Can a global framework regulate AI ethics?
The United Kingdom just hosted the first-ever global Artificial Intelligence (AI) Safety Summit on 1 and 2 November 2023, an event that brought international attention to the regulation of Artificial Intelligence (AI). UK Prime Minister Sunak underscored the urgency for global collaboration in the governance of AI, a technology that defies national boundaries and demands a collective regulatory approach. The summit’s outcome was the Bletchley Declaration, a (non-binding) commitment signed by leading nations, including Australia, China, the European Union, France, Germany, India, Japan, Switzerland, the United Kingdom, and the United States, to enhance cooperation in the development and regulatory oversight of AI technologies.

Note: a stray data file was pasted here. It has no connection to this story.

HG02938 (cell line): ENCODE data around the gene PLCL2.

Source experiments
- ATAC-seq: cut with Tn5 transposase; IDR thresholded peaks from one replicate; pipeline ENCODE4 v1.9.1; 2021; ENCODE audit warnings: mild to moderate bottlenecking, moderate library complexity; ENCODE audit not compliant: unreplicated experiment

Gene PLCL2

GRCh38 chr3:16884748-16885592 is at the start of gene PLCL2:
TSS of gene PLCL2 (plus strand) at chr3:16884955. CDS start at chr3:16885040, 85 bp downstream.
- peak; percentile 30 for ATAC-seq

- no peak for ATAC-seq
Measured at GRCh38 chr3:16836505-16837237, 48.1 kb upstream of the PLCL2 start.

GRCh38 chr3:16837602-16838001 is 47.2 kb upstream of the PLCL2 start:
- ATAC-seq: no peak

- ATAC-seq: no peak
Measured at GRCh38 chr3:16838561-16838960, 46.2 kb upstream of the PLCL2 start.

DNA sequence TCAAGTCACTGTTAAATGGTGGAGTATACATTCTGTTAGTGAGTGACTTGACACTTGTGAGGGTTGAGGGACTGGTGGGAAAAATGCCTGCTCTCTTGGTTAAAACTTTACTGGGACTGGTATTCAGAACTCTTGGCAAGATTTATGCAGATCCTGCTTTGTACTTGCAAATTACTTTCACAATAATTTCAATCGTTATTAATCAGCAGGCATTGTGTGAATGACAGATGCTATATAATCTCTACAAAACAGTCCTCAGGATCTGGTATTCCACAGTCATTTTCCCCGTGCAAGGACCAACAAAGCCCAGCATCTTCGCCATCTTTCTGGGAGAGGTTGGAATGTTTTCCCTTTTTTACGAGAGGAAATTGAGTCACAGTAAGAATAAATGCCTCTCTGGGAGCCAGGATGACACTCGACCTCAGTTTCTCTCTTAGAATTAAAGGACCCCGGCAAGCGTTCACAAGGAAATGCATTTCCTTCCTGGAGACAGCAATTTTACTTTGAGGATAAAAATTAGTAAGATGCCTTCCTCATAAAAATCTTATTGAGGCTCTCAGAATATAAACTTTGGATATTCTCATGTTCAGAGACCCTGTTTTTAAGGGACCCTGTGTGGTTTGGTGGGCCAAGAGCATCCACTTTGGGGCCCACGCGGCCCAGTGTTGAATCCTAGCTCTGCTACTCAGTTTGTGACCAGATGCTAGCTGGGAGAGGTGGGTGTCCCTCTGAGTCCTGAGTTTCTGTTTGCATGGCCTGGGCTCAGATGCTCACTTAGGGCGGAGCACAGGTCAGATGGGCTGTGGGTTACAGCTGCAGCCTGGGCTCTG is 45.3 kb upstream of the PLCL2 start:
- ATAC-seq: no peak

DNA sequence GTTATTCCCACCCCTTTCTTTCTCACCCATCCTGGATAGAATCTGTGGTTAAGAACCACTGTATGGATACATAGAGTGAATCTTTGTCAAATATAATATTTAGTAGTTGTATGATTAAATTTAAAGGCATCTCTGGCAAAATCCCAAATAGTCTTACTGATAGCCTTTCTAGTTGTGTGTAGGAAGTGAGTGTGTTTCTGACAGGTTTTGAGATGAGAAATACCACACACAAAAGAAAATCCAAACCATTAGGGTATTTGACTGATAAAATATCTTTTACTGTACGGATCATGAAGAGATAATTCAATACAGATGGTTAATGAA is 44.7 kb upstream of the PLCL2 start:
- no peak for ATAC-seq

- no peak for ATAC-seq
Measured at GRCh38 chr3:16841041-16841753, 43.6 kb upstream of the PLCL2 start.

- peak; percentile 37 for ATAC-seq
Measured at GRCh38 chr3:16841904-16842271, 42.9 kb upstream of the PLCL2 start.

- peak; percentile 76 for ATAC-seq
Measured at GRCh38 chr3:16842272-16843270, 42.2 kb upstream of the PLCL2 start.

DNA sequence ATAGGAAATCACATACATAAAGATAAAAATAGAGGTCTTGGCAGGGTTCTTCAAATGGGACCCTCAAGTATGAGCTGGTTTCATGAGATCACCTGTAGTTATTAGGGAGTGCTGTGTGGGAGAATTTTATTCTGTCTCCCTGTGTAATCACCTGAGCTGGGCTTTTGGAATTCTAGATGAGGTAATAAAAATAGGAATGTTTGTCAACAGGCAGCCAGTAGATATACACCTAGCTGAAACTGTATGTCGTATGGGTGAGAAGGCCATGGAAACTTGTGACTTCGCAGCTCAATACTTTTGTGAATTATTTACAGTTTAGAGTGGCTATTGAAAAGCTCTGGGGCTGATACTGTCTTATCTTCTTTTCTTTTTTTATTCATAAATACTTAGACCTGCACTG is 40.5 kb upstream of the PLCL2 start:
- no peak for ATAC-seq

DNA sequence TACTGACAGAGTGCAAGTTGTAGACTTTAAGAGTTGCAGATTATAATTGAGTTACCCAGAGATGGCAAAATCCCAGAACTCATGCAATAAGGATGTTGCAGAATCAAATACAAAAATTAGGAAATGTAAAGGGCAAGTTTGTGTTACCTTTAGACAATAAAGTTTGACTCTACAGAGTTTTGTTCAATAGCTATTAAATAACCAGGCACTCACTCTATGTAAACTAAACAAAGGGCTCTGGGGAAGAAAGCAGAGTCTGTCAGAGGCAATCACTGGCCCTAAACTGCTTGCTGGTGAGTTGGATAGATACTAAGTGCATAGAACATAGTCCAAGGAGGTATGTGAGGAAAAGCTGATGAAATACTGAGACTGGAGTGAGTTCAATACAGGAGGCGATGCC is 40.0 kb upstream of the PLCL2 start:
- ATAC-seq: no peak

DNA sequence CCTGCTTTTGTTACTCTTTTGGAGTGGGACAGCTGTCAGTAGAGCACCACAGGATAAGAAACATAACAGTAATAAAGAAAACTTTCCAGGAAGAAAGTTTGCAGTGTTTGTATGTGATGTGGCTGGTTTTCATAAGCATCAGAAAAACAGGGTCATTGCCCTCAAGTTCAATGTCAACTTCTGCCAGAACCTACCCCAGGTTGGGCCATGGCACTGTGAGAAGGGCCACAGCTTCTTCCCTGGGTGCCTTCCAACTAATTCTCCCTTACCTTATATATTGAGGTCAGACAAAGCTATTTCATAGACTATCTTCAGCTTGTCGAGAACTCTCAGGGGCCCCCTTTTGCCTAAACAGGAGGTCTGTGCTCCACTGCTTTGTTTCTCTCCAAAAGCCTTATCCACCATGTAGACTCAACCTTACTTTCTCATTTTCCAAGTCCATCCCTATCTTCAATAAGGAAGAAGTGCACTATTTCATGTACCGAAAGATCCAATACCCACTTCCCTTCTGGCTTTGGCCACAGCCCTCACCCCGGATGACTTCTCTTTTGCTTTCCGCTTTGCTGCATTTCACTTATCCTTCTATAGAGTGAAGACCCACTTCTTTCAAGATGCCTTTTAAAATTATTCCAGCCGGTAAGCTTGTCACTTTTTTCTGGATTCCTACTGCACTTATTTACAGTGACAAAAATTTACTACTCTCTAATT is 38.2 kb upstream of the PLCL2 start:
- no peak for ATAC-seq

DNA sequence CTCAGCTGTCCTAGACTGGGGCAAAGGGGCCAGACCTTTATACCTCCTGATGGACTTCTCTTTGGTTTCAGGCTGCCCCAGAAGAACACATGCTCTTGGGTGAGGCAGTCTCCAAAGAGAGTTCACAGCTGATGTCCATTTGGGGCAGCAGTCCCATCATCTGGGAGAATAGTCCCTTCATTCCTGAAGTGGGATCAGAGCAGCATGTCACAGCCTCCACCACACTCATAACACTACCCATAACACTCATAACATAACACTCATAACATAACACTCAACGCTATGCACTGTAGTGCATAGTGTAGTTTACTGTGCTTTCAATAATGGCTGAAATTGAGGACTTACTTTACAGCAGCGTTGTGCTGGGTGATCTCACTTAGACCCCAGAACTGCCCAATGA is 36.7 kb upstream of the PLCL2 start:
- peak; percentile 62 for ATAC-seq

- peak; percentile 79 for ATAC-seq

Authors Anahita Thoms, Alexander Ehrle and Kimberly Fischer take this as an opportunity to look in a recently published article at the current regulatory landscape and ask if a global framework is the right move to regulate the risks AI poses on human rights. Thus, they focus on AI ethics. While definitions vary, AI ethics is the term given to a broad set of considerations for responsible AI that combine safety, security, human concerns, and environmental concerns according to the authors.
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